Lionel of Antwerp, 1st Duke of Clarence, son of Edward III of England
Samuel Blommaert, Director of the Dutch West
Frans Floris, painter (1520–1570)
Abraham Ortelius, cartographer and geographer (1527–98)
Gillis van Coninxloo, painter of forest landscapes (1544–1607)
Bartholomeus Spranger, painter, draughtsman, and etcher (1546–1611)
Martín Antonio del Río,
Jesuit theologian (1551–1608)
Matthijs Bril, landscape painter (1550–1583)
Paul Bril, landscape painter (1554–1626)
Willem Usselincx, Flemish merchant and investor, one of the founders
Dutch West India Company
Dutch West India Company (1567–1647)
Abraham Janssens, painter (c. 1570 – 1632)
Rodrigo Calderón, Count of Oliva, Spanish favourite and adventurer
Frans Snyders, still life and animal painter (1579–1657)
Osias Beert the Elder (1580–1623)
Frans Hals, painter (1580–1666)
Caspar de Crayer, painter (1582–1669)
Teniers the Elder, painter (1582–1649)
Jacob Jordaens, painter (1593–1678)
Anthony van Dyck, painter (1599–1641)
Cornelis Melyn, Early American Settler, Patroon of Staten Island
Teniers the Younger, painter (1610–1690)
Jan Fyt, animal painter (1611–1661)
Baroque painter (1661–1710)
Baroque painter (1634–1693)
Hendrik Abbé, engraver, painter and architect (1639-?)
Gerard Edelinck, copperplate engraver (1649–1707)
Peter Tillemans, painter (c. 1684 – 1734)
John Michael Rysbrack, sculptor (1694–1770)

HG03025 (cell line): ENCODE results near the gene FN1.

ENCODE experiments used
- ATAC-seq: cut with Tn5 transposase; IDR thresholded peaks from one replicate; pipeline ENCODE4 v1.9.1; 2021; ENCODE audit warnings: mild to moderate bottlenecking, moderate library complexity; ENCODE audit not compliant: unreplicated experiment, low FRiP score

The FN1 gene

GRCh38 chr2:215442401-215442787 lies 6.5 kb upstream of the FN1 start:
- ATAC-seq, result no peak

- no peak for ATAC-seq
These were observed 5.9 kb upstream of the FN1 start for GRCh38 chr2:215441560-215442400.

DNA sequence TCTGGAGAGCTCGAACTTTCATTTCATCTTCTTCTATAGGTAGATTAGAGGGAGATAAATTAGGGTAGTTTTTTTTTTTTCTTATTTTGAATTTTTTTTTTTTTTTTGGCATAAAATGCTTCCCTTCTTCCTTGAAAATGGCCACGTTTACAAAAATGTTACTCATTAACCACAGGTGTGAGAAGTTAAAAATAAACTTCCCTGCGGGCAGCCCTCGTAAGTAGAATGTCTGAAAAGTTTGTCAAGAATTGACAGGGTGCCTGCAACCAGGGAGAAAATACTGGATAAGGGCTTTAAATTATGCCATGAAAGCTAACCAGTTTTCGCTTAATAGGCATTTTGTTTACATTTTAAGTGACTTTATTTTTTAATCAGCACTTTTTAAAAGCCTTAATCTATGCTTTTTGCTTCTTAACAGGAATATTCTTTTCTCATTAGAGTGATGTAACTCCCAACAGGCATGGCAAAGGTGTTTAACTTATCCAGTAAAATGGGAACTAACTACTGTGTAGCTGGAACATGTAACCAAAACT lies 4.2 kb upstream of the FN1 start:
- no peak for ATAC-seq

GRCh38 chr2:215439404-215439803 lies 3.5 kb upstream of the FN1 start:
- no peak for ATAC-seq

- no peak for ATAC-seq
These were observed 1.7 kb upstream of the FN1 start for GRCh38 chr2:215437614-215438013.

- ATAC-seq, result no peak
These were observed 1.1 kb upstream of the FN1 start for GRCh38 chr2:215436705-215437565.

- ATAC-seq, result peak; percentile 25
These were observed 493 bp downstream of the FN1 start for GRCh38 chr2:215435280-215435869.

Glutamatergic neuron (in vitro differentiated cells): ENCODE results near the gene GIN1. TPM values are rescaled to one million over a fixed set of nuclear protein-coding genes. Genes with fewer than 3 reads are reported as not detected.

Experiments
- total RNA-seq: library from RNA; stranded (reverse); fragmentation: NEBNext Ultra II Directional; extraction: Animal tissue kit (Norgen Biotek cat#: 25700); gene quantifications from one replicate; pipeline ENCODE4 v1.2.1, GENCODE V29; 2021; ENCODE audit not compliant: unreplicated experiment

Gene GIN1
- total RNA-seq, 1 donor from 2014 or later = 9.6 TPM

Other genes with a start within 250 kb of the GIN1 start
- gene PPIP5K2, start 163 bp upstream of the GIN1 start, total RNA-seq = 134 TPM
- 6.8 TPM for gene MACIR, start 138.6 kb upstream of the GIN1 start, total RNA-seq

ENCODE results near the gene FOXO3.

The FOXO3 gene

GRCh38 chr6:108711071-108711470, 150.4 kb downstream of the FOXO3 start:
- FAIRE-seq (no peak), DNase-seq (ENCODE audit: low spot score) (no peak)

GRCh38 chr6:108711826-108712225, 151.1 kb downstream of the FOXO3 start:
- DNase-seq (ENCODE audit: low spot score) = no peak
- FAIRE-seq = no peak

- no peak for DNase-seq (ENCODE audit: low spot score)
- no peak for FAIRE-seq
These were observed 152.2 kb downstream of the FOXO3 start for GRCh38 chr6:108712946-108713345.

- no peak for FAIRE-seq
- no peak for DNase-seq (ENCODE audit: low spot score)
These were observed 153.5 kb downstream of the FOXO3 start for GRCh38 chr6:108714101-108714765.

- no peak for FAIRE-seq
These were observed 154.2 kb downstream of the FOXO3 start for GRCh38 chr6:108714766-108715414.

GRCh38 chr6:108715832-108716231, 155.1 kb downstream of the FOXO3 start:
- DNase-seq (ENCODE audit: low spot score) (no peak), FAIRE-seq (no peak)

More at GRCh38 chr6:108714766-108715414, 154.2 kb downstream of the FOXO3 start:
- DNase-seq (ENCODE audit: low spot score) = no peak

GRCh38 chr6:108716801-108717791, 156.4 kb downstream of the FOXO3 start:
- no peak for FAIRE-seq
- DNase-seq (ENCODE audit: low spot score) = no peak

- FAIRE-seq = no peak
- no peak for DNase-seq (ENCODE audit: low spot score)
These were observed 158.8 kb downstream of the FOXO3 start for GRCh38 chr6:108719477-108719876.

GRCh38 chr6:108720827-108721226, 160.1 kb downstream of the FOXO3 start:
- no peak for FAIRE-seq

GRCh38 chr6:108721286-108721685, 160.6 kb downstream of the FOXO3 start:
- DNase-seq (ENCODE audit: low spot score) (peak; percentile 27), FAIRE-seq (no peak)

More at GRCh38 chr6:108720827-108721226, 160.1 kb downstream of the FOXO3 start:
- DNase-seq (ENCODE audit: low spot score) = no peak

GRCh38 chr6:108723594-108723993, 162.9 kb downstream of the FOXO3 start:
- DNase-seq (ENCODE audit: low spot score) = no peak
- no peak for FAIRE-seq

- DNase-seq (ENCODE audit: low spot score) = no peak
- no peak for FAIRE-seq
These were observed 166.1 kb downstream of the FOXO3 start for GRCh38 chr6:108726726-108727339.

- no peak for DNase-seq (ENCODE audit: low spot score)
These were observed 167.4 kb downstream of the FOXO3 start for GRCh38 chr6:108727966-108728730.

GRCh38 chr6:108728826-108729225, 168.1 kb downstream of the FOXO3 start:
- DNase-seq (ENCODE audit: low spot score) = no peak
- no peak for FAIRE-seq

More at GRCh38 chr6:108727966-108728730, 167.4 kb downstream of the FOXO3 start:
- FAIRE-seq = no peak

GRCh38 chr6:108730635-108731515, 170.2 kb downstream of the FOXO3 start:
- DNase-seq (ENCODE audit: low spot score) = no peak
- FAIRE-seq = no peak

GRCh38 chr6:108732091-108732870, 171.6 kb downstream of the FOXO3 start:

Francis Palms, Belgian-American landholder and businessman (1809-1886)
Hendrik Conscience, writer and author of De Leeuw van Vlaanderen ("The
Lion of Flanders") (1812–1883)
Johann Coaz, Swiss forester, topographer and mountaineer (1822–1918)
Jef Lambeaux, sculptor of the Brabo fountain in the Grote Markt
Georges Eekhoud, novelist (1854–1927)
Jesuit Priest and hagiographic scholar
Jesuit Priest and 3rd Archbishop of Calcutta
Willem Elsschot, writer and poet (1882–1960)
Constant Permeke, expressionist painter (1886–1952)
Paul van Ostaijen, poet and writer (1896–1928)
Alice Nahon, poet (1896–1933)
Albert Lilar, Minister of Justice (1900–1976)
Maurice Gilliams, writer (1900–1982)
Michel Seuphor, painter, designer (1901–1999)
André Cluytens, conductor (1905–1967)
Daniel Sternefeld, composer and conductor (1905–1986)
Maurice van Essche, Belgian-born South African painter (1906–1977)
Antoinette Feuerwerker, French jurist and member of the Resistance
Jean Bingen, Belgian papyrologist and epigrapher (1920–2012)